What does Obadiah 1:15 mean?
ESV: For the day of the LORD is near upon all the nations. As you have done, it shall be done to you; your deeds shall return on your own head.
NIV: The day of the LORD is near for all nations. As you have done, it will be done to you; your deeds will return upon your own head.
NASB: 'For the day of the Lord is near for all the nations. Just as you have done, it will be done to you. Your dealings will return on your own head.
CSB: For the day of the Lord is near, against all the nations. As you have done, it will be done to you; what you deserve will return on your own head.
NLT: 'The day is near when I, the Lord, will judge all godless nations! As you have done to Israel, so it will be done to you. All your evil deeds will fall back on your own heads.
KJV: For the day of the LORD is near upon all the heathen: as thou hast done, it shall be done unto thee: thy reward shall return upon thine own head.
NKJV: “For the day of the Lord upon all the nations is near; As you have done, it shall be done to you; Your reprisal shall return upon your own head.
Verse Commentary:
Obadiah is a particularly useful book of prophecy, since it summarizes the basic outline of most Old Testament prophets. In this case, as in other Scriptures, Edom is just one example of God's wrath on nations who rebel against God (Isaiah 34:2).

A common thread in God's judgment is the idea that what one sows, one reaps (Proverbs 22:8; Galatians 6:7). In particular, nations who act maliciously towards God's people can expect to see those crimes reflected back on themselves. Edom looted (Obadiah 1:13), so they will be looted (Obadiah 1:6). Edom was violent and took Jews from their homeland (Obadiah 1:14), so they will experience violence (Obadiah 1:8) and be driven from their homes (Obadiah 1:7). Edom laughed while Israel was destroyed (Obadiah 1:12), so they will be shattered and put to shame (Obadiah 1:10).

After centuries of abuse (Numbers 20:20–21), Edom helped Babylon raid and pillage Israel, mocking the Jews as it happened. Not long after, Edom was humiliated in an ambush by their own allies, driven from their lands, and stripped of all wealth. Between that defeat and their eventual annihilation by Rome, the Edomites were a despised, mocked people.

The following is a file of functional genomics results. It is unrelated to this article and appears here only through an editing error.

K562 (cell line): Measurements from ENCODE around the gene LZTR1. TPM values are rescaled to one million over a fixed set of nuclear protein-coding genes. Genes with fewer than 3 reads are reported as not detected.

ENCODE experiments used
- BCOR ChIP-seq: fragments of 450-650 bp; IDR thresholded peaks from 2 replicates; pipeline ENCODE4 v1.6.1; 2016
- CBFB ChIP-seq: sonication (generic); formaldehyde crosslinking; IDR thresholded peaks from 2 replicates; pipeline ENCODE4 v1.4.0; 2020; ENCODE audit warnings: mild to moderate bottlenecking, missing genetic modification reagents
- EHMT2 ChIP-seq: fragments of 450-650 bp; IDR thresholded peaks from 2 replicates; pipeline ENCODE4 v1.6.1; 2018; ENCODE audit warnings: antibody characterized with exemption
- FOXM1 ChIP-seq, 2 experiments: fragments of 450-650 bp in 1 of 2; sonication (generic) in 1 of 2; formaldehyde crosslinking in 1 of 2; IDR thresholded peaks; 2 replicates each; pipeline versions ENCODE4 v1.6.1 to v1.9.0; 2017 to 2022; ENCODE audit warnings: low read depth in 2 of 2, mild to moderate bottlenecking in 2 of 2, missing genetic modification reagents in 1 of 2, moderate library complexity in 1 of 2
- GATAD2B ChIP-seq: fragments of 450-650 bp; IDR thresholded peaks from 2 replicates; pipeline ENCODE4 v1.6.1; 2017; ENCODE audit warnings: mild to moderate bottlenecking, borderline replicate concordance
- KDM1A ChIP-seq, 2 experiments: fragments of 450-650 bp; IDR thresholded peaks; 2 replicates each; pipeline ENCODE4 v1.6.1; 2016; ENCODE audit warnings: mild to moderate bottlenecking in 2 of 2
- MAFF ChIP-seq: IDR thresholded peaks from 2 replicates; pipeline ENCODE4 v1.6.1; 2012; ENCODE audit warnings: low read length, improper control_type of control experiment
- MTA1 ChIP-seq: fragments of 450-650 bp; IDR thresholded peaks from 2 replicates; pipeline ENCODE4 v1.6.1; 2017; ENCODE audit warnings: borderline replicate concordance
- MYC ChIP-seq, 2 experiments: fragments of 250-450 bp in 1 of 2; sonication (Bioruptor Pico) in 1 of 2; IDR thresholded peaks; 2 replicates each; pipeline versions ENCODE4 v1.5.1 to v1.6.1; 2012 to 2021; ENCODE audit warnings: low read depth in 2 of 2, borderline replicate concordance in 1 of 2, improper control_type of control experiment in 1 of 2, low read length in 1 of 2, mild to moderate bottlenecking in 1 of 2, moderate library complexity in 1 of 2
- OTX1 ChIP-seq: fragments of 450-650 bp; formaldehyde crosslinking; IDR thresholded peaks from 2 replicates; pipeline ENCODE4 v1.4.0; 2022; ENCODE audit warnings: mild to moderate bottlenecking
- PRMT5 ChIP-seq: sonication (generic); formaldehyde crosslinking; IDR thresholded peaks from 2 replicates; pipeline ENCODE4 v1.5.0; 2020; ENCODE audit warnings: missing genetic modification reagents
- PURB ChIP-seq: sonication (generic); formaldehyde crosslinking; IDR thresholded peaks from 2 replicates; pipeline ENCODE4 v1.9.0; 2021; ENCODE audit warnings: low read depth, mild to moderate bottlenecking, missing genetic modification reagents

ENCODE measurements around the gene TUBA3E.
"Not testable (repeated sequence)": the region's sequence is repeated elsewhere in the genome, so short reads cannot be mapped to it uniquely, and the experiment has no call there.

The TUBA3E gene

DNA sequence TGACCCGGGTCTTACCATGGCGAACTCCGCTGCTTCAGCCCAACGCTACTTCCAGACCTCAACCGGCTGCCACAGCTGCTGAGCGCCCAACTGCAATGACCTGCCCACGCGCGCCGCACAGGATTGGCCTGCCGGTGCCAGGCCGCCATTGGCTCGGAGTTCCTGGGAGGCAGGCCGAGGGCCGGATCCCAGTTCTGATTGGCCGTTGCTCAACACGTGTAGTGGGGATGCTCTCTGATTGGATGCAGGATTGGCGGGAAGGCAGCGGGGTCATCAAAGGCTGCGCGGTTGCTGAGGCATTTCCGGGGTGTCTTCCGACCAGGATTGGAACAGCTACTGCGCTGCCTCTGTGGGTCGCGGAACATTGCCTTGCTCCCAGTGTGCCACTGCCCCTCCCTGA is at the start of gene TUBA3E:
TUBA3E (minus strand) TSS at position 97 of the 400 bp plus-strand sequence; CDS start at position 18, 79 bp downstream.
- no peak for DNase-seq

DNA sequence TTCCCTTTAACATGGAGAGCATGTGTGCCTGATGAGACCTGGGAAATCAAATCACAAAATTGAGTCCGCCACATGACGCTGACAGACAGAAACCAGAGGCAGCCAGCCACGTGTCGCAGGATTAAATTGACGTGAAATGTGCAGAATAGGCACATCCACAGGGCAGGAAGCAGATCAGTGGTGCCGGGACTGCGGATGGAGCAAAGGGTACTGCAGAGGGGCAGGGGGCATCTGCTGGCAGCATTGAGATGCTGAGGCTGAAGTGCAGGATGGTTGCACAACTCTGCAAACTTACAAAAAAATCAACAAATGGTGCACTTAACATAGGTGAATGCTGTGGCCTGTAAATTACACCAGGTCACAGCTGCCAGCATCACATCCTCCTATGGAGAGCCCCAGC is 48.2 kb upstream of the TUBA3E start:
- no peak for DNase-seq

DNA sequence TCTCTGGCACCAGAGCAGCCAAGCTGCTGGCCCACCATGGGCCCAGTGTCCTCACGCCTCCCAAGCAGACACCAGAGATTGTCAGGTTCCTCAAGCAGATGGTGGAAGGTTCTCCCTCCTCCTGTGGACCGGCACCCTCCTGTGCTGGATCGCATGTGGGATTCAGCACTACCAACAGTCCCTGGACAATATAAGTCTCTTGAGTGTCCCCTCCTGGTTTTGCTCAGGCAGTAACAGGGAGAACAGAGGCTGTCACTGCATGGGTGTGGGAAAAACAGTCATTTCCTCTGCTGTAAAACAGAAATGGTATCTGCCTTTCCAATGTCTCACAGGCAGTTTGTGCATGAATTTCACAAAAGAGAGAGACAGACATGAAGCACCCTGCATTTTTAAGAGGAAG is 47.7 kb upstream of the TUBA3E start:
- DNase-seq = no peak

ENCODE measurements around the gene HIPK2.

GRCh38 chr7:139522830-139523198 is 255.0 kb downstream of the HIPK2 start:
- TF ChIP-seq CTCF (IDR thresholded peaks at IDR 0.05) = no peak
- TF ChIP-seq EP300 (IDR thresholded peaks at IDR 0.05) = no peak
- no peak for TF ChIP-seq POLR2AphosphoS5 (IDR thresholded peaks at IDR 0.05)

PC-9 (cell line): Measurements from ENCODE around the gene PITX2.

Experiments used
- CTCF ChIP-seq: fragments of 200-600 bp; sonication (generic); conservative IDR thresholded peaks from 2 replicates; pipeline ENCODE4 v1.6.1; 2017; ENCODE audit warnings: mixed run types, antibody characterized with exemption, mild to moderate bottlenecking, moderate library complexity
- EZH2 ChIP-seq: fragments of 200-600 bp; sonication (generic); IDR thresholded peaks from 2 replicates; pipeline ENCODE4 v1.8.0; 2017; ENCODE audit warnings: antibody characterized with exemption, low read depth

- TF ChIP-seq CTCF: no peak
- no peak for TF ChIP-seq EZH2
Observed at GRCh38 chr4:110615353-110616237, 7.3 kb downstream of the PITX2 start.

Some biblical references to "the Lord's Day" mean the events of the great tribulation or the establishment of the millennial kingdom. In other cases, it is simply a reference to whatever time God finally brings judgment against a nation for their sins. And, at times, there are shades of both at once. In this case, Edom's judgment is very near. At the same time, ultimate judgment is in store for all nations which reject God, and that will not be completed until the end times.
Verse Context:
Obadiah 1:15–18 makes a subtle shift in audience. Obadiah is one of the few Old Testament books specifically addressed to a nation other than Israel. Starting with verse 15, the warning of judgment shifts from Edom to ''all the nations'' who reject God and His commandments. In particular, nations are threatened to be paid back in the same way they have harmed others. Israel, and other faithful nations, however, will be saved.
Chapter Summary:
The nation of Edom grew from Esau, the brother of Jacob. Jacob would later be re-named ''Israel.'' Despite being so closely related, Israel had few long-term enemies as spiteful as the Edomites. In the short prophecy given by Obadiah, Edom is warned of God's judgment. Edom is particularly condemned for aiding Israel's enemies in a time of war. This warning is extended to all nations that reject God: judgment for your sin is coming, but God will be merciful to those who obey Him.
Chapter Context:
Obadiah is the shortest book in the Old Testament, with only one chapter of 21 verses. In just a few words, it delivers a warning of judgment on Edom, one of Israel's oldest enemies. This passage also warns every nation that defies God that there will be a reckoning. The end of Obadiah's prophecy involves the division of land during the end times.
Book Summary:
Obadiah is an excellent introduction to Old Testament prophecy. In just 21 verses, it covers all of the typical contents found in the prophets. Themes of wrongdoing, imminent judgment, God's mercy, and His restoration are all found in this short book. Reading Obadiah is somewhat like reading the dust jacket of a much larger novel. Obadiah is also interesting in that it is not addressed to Israel, but to the nation of Edom.
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